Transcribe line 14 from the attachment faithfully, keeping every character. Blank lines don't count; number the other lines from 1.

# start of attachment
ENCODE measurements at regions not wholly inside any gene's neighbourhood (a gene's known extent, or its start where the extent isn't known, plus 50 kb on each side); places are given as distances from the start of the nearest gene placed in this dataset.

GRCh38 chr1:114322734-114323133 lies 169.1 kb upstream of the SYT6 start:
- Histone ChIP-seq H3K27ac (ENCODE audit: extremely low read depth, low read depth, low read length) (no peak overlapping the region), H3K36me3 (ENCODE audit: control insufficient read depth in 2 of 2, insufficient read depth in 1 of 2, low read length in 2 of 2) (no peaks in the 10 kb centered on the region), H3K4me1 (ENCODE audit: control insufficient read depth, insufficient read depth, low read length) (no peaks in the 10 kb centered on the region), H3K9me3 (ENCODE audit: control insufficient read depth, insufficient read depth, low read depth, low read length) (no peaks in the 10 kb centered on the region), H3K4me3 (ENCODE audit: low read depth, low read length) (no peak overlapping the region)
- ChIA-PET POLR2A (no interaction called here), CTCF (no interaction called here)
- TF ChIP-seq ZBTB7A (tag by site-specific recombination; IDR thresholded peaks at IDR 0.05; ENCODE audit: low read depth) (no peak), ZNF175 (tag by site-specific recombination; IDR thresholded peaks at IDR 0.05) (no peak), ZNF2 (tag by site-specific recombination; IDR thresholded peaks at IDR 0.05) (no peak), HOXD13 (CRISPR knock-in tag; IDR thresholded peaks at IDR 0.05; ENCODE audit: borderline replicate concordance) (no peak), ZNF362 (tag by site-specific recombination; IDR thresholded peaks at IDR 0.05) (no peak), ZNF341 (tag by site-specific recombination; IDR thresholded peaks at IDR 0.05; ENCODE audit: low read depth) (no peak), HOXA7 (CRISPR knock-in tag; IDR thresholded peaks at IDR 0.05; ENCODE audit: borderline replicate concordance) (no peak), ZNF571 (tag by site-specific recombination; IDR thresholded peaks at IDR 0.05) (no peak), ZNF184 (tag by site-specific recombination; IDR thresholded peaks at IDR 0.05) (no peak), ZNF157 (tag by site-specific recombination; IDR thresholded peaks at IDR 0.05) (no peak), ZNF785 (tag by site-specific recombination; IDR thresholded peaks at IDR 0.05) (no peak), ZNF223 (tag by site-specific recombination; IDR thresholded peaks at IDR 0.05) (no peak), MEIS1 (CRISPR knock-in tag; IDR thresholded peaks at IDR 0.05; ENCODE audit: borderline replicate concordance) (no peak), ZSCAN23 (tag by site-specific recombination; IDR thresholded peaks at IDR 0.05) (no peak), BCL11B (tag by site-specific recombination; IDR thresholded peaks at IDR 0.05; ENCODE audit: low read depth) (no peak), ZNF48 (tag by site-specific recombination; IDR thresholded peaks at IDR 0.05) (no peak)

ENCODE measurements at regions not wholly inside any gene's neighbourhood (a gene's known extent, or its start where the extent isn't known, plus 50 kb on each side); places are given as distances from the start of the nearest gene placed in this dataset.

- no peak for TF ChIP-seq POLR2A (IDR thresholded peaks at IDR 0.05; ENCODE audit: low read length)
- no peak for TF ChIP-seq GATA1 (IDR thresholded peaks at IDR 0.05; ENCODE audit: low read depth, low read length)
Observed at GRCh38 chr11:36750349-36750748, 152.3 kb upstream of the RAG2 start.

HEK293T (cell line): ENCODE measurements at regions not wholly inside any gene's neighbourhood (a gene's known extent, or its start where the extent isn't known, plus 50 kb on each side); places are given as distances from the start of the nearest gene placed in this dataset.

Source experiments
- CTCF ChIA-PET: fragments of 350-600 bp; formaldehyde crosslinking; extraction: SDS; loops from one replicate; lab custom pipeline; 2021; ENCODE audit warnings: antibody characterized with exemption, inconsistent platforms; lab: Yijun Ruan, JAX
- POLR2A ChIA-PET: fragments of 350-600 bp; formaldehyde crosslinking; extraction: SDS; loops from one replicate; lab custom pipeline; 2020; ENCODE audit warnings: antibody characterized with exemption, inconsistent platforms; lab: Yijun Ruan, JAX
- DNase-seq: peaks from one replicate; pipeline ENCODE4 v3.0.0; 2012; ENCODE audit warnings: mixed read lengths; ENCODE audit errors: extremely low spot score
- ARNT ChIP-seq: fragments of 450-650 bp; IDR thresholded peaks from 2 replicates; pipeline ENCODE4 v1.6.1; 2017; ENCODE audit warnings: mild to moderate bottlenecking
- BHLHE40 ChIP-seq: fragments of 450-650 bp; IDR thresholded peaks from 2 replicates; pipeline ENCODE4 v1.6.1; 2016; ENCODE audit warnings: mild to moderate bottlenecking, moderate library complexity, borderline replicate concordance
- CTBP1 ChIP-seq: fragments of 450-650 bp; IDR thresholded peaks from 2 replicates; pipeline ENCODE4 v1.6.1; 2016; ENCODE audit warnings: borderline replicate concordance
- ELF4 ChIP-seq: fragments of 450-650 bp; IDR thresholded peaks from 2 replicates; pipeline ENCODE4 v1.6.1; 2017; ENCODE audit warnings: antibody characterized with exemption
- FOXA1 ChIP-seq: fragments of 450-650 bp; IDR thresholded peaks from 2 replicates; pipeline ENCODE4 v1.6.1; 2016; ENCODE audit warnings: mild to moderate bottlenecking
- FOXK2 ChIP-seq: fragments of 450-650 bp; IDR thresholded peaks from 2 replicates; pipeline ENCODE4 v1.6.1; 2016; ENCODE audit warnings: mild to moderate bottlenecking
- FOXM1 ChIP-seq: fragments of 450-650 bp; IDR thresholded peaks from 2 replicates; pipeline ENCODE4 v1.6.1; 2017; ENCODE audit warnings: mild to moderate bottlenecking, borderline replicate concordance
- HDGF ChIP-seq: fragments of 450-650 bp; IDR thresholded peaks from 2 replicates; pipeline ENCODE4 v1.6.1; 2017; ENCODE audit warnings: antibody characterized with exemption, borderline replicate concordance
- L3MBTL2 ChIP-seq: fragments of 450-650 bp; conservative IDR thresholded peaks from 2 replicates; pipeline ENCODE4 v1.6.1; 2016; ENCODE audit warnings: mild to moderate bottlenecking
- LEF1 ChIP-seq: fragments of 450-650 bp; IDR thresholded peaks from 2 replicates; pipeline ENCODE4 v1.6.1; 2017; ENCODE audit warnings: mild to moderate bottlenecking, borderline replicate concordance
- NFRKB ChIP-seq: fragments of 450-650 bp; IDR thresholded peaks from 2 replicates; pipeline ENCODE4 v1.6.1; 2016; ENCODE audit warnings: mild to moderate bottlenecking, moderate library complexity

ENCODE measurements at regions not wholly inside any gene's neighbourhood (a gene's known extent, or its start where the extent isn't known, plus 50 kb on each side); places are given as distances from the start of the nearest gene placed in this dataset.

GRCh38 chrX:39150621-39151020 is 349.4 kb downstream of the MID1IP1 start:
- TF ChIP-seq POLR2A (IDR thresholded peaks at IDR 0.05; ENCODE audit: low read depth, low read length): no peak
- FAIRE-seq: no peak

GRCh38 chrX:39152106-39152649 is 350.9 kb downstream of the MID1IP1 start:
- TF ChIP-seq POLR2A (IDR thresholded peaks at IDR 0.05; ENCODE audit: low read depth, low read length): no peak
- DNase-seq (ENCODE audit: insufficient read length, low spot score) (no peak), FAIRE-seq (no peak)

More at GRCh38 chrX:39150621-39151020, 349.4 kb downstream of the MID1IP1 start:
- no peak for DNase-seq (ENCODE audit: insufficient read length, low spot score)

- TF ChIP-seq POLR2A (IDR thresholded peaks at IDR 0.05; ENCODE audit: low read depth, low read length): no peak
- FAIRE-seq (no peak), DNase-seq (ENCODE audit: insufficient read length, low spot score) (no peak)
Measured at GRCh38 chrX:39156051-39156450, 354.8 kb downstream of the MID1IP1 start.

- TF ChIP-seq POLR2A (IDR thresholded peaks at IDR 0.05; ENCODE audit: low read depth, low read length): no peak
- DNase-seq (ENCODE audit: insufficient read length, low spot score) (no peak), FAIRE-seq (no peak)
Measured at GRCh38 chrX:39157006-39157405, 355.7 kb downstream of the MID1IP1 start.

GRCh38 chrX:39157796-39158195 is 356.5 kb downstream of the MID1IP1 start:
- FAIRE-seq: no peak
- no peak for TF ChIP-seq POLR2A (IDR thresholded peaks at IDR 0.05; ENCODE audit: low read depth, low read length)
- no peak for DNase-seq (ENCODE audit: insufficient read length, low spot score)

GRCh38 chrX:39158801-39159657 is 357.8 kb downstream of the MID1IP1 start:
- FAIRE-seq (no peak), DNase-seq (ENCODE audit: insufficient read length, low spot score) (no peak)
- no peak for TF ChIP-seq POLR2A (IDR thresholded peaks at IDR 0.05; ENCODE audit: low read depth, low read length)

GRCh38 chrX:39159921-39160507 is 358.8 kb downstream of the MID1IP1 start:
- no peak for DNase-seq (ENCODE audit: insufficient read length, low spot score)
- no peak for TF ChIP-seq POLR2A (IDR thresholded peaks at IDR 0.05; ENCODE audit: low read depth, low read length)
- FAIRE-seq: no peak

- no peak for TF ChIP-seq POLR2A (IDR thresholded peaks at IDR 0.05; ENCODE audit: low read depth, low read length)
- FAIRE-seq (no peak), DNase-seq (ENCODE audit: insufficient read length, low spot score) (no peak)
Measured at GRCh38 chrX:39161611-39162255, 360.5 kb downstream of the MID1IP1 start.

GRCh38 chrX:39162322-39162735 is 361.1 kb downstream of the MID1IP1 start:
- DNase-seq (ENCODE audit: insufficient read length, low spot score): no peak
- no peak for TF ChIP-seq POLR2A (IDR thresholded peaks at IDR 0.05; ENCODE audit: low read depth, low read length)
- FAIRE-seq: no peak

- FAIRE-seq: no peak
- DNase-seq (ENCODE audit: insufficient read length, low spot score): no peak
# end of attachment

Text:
- DNase-seq: peaks from one replicate; pipeline ENCODE4 v3.0.0; 2012; ENCODE audit warnings: mixed read lengths; ENCODE audit errors: extremely low spot score